Drinking For Anxiety and Depression
Not enough people seek treatment for their anxiety and depression. If more people reached out for professional assistance with their mental health problems, there would be fewer cases of alcohol use disorder.
Generalized anxiety disorder affects 3.1% of the population but only 43.2% get treatment. This amounts to over 3 million people untreated.
Stress affects everyone. While it can seem tempting to drown your sorrows, alcohol does nothing to resolve emotional or mental health problems. Indeed, it exacerbates them.
Alcohol can initially relieve symptoms of anxiety and depression as it triggers a dopamine response in the brain. Once the concentration of alcohol in your blood reaches a certain level, you become drunk.
Drinking to cope with stress is bad enough, but what happens when you get behind the wheel of your car after drinking?
The legal alcohol limit to drive in the US is 0.08%. One drink takes your blood alcohol level (BAL) up by roughly 0.02%. This means it takes 3 to 4 normal drinks to fail a roadside sobriety test in the United States.
What Is Blood Alcohol Concentration?
Blood alcohol concentration (BAC) is measured by calculating the ratio of alcohol (ethanol) to blood. The alcohol content is measured in grams, which is expressed as a percentage of the blood in milliliters. So, a BAC of 0.05 means there are 0.05 grams of alcohol for every 100ml of blood in your system.
Why Is Blood Alcohol Content Important?
Your liver has to work extra-hard when you consume alcohol. Typically, it takes an hour to metabolize a standard drink. A standard drink can be:
- 12 fluid ounces of beer
- 5 fluid ounces of wine
- 1.5 fluid ounces of vodka, tequila, or whiskey.
If you drink to the BAC point of 0.08, you typically experience:
- Impaired balance
- Judgment issues
- Loss of reasoning
- Memory problems
- Poor self-control
- Slurred speech
- Slowed reaction time
Even before you reach the legal BAC limit of 0.08 you can experience various impairments such as:
- Exaggerated behavior
- Loss of control and inhibitions
- Impaired judgment
When your liver has to metabolize a higher concentration of alcohol, it takes longer to break it down. If you binge, you can still damage your liver, even if you’re under the legal limit.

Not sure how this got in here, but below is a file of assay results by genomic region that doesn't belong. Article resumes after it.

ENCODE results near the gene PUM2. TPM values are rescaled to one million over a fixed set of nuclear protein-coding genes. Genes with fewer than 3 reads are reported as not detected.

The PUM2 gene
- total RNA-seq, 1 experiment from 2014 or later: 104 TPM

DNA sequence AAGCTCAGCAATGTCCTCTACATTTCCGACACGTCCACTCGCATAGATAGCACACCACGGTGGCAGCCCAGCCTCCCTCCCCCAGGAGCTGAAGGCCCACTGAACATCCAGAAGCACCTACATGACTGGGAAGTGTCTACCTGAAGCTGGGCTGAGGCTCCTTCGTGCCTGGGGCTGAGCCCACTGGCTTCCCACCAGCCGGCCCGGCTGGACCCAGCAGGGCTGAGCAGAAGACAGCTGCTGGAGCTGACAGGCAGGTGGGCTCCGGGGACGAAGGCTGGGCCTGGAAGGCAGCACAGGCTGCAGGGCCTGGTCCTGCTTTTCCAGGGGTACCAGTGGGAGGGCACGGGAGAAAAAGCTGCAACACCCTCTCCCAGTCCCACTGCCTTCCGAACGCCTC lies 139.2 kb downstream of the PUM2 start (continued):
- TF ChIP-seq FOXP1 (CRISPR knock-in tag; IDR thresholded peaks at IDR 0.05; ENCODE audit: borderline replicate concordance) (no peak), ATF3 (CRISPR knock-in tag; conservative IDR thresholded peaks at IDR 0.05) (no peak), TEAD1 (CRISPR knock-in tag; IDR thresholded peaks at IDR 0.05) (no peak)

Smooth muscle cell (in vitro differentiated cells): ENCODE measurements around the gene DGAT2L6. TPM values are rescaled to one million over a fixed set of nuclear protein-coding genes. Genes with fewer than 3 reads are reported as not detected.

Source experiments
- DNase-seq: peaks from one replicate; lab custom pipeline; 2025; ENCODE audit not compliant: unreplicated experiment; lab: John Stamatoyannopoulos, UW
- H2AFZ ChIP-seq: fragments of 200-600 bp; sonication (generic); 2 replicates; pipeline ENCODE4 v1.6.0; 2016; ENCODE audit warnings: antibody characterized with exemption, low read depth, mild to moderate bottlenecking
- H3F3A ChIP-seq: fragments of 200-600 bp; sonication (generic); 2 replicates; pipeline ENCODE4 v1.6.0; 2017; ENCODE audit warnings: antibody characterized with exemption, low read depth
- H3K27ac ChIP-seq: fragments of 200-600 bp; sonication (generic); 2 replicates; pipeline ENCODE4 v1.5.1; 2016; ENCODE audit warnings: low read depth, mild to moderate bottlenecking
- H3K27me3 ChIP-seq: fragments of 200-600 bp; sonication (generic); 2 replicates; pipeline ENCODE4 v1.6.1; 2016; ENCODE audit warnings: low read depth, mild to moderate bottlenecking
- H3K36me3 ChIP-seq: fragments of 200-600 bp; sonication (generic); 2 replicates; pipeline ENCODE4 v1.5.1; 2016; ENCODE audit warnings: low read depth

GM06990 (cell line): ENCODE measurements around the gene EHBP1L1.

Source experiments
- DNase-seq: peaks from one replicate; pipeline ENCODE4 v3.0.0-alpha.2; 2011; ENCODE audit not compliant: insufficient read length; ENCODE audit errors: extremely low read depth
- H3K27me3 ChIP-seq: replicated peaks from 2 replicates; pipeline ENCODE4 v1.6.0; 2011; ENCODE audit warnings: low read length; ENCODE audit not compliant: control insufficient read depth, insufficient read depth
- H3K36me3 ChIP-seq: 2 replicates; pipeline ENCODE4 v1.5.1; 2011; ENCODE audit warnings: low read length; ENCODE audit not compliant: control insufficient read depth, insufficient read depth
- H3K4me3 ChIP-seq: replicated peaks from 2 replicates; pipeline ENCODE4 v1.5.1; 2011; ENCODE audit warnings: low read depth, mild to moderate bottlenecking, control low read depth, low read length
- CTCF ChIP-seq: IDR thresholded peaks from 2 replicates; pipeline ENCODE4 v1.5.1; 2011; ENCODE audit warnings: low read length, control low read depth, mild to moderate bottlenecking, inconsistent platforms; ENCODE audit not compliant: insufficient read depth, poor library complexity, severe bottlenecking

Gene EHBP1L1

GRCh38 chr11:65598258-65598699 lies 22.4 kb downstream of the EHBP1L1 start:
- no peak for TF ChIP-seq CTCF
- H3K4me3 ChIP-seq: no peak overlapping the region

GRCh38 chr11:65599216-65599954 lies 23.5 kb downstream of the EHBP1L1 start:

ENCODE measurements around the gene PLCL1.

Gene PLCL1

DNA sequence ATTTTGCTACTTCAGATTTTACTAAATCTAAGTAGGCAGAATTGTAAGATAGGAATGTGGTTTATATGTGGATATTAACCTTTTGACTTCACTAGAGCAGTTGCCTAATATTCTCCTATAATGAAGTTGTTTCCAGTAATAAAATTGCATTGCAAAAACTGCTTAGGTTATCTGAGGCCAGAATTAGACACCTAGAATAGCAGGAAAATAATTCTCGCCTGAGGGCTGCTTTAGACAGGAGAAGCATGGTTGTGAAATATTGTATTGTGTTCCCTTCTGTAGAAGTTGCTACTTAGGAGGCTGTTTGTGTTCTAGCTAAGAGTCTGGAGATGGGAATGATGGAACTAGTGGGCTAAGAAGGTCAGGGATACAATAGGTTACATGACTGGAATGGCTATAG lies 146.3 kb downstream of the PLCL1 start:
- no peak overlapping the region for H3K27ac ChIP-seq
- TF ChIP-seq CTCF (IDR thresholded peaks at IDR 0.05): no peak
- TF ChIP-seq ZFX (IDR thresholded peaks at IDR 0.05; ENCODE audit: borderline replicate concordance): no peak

Binge drinking and regular heavy drinking beyond the legal alcohol limit to self-medicate for anxiety and depression only inflames the condition. It’s crucial to reach out for help if you’re suffering from anxiety or depression instead of turning to drink.
Seeking treatment is often the last thing on a person’s mind. As alcohol sales during COVID-19 rise, many people with an alcohol use disorder are unaware that they have a mental health disorder.
A reputable addiction treatment center can assess you professionally and give you the appropriate course of treatment.
Medication-assisted treatment (MAT) is considered the gold standard of addiction treatment. This treatment program combines medication with cognitive behavioral therapy. The treatment is maintained with attendance at peer support groups. A reputable treatment center like Landmark Recovery can assess whether you have anxiety, depression. They can also diagnose any underlying mental health issues you’re not aware of.
It’s common for those struggling with an alcohol or substance use disorder to have an undiagnosed underlying mental health disorder. But, once the mental health disorder is treated, it’s perfectly possible to overcome the addiction to drink or drugs.
What Comes Next
Even if you don’t think you have a drinking problem, it’s worth getting checked out to prevent any drinking pattern from becoming more problematic. Call our friendly team today at 888-488-0302.